Johnson spent time scouting with the Atlanta Braves, Milwaukee Brewers, Philadelphia Phillies, and Los Angeles Dodgers in the 1950s and 1960s.[23] He is credited with instigating the signings of slugger Richie Allen and Bill Bruton who later became his son-in-law.[23] As one of the oldest surviving stars of the Negro leagues, Johnson was offered a seat on the Committee on Negro Baseball Leagues when it was appointed by MLB commissioner Bowie Kuhn in 1971. The Committee's responsibility was to select noteworthy Negro league players for induction into the Baseball Hall of Fame.[23][24]

In 1975, Johnson stepped down from his position in the Committee to accept his hall of fame nomination.[24] Johnson is recognized as the best third baseman of the Negro leagues; Arthur Ashe in his book A Hard Road to Glory termed his play as "the standard by which other third-basemen were measured".[2] His leadership was the center piece of two of the most dominant Negro league teams—the Hilldale Daisies in the 1920s and the Pittsburgh Crawfords in the 1930s.[2][25] Former teammates, including Ted Page and Johnson's mentor Cool Papa Harris, praised his composure under pressure, both on the field and at the plate.[24] Johnson suffered a stroke in 1988 and died a year later on June 15, 1989, in Wilmington; he was 89 years old.[22] His home, the William Julius "Judy" Johnson House in Marshallton, was added to the National Register of Historic Places in 1995.[26]

References[edit]

  1. ^ a b c Freedman 2007, pp. 17-19.
  2. ^ a b c d e f g h i j k l m Berger, Ralph (August 23, 2016). "William Julius 'Judy' Johnson". Society for American Baseball Research. Retrieved July 13, 2017.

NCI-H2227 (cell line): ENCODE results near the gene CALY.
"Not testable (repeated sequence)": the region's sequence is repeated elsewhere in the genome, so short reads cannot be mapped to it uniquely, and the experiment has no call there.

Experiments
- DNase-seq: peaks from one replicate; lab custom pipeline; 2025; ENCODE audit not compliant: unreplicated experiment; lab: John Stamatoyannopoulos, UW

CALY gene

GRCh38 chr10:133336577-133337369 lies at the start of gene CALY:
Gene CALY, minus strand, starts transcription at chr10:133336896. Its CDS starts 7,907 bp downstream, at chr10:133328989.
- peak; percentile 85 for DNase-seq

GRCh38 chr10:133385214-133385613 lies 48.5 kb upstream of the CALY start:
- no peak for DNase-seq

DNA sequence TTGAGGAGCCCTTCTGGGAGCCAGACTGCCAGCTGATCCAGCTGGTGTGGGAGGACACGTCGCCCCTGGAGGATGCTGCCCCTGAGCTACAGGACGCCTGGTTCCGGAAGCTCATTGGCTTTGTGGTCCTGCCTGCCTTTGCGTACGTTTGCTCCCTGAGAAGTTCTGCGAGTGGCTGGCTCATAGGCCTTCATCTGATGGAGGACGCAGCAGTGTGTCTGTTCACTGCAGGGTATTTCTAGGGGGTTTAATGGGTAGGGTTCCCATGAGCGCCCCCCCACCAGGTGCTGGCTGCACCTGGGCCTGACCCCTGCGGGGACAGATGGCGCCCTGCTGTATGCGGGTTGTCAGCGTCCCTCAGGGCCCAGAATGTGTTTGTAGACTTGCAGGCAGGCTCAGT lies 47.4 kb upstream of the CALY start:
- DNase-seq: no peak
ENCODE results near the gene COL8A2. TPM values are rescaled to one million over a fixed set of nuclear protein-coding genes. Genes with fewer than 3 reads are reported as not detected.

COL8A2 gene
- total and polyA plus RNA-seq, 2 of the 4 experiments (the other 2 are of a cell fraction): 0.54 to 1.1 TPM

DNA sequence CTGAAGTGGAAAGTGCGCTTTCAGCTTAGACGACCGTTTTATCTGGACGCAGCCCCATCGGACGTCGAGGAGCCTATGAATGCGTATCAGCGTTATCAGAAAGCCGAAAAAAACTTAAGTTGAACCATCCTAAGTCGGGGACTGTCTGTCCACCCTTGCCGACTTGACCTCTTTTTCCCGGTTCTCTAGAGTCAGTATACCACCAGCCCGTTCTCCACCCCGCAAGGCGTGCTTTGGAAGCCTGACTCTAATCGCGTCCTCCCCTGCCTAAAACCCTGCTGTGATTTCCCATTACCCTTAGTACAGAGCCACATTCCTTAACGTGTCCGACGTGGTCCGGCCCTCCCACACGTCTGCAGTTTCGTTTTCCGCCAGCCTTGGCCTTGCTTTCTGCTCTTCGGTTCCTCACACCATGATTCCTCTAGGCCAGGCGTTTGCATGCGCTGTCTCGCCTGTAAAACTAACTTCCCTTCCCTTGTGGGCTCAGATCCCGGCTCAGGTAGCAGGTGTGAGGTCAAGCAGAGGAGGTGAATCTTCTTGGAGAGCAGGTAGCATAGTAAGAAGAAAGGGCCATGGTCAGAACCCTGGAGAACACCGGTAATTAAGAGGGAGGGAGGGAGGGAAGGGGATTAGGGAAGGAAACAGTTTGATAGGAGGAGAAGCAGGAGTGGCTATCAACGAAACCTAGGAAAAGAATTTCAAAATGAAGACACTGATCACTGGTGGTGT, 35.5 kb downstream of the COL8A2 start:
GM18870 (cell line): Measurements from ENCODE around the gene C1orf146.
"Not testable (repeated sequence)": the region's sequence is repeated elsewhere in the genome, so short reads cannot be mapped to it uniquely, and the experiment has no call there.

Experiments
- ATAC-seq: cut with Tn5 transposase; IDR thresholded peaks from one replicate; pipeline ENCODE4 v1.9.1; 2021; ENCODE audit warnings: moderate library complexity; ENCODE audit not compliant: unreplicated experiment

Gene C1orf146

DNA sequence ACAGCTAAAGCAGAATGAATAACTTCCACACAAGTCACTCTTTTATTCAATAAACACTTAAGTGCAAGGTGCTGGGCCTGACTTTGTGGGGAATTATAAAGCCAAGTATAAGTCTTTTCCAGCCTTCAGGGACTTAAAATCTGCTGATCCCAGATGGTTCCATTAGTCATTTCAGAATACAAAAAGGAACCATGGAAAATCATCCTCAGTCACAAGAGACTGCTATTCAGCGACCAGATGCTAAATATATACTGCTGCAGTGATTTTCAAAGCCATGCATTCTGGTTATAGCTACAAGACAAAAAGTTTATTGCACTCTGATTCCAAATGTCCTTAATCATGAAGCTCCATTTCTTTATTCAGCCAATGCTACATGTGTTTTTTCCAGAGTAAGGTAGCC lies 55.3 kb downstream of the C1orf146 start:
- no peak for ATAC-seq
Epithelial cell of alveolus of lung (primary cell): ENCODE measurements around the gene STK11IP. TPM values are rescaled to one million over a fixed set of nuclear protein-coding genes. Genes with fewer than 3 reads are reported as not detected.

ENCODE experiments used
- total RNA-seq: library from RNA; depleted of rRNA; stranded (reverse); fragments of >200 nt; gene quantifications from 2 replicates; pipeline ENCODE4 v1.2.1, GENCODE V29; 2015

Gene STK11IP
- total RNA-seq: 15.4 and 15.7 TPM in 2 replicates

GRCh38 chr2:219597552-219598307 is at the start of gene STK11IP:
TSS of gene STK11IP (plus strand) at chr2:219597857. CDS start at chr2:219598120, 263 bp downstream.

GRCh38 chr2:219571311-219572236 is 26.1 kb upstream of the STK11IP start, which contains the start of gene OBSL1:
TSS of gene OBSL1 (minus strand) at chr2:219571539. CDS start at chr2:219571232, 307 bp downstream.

3. ^ Wilson, Brian (January 29, 2016). "Judy Johnson". MLB. Retrieved July 13, 2017. 
  4. ^ Bankes 2004, pp. 62-63.
  5. ^ a b c d e "William 'Judy' Johnson". Kansas State University. 2006. Retrieved July 13, 2017. 
  6. ^ a b Haupert, Michael (October 25, 2012). "Ed Bolden". Society for American Baseball Research. Retrieved July 13, 2017. 
  7. ^ "BASEBALL HALL OF FAMER 'JUDY' JOHNSON DIES". Washington Post. June 17, 1989. Retrieved July 13, 2017. 
  8. ^ Billus 2002, p. 48.
  9. ^ Billus 2002, p. 49.
  10. ^ Billus 2002, pp. 49-51.
  11. ^ a b Bak 1994, p. 151.
  12. ^ "William 'Judy' Johnson". Center for Negro League Baseball Research. 2017. Retrieved July 13, 2017. 
  13. ^ Walker, Rhiannon (October 19, 2016). "The first Negro League World Series". The Undefeated. Retrieved July 13, 2017. 
  14. ^ "Negro League World Series" (PDF). Center for Negro League Baseball Research. Retrieved July 13, 2017. 
  15. ^ a b Bankes 2004, p. 66.
  16. ^ a b Freedman 2007, p. 22.
  17. ^ Brennan, Gerald (2011). "Josh Gibson - Chronology, Career Statistics, Related Biography: Manager Judy Johnson, Awards And Accomplishments, Further Information". JRank.org. Retrieved July 13, 2017. 
  18. ^ Bankes 2004, p. 67.
  19. ^ Mckeena, Brian (June 2, 2017). "Gus Greenlee". Society for American Baseball Research. Retrieved July 13, 2017. 
  20. ^ a b Billus 2002, p. 73.
  21. ^ "Pittsburgh Crawfords". Kansas State University. 2006. Retrieved July 13, 2017. 
  22. ^ a b Harvin, Al (June 17, 1989). "Judy Johnson, a Star 3d Baseman In the Negro Leagues, Dies at 89". New York Times. Retrieved July 13, 2017. 
  23. ^ a b c d e Freedman 2004, p. 24.
  24. ^ a b c d "Judy Johnson". Baseball Hall of Fame. Retrieved July 13, 2017. 
  25. ^ Whirty, Ryan (June 11, 2014). "If Judy (Johnson) were only white, he could name is own price". Philly.com. Retrieved July 13, 2017. 
  26. ^ Brown, Rubin (April 20, 2015). "Delaware Backstory: Honoring Hall of Famer Judy Johnson". Delaware Online. Retrieved November 18, 2017. 

Bibliography[edit]

  • Bak, Richard (1994). Turkey Stearnes and the Detroit Stars: The Negro Leagues in Detroit, 1919-1933. Wayne State University Press. ISBN 0-8143-2582-3. 
  • Bankes, Jim (2004). The Pittsburgh Crawfords. McFarland Publishing. ISBN 0-7864-0992-4. 
  • Billus, Kathleen (2002). Judy Johnson. Rosen Publishing. ISBN 0-8239-3476-4. 
  • Freedman, Lew (2007). African American Pioneers of Baseball: A Biographical Encyclopedia. Greenwood Publishing Group. ISBN 978-0-313-33851-9. 

External links[edit]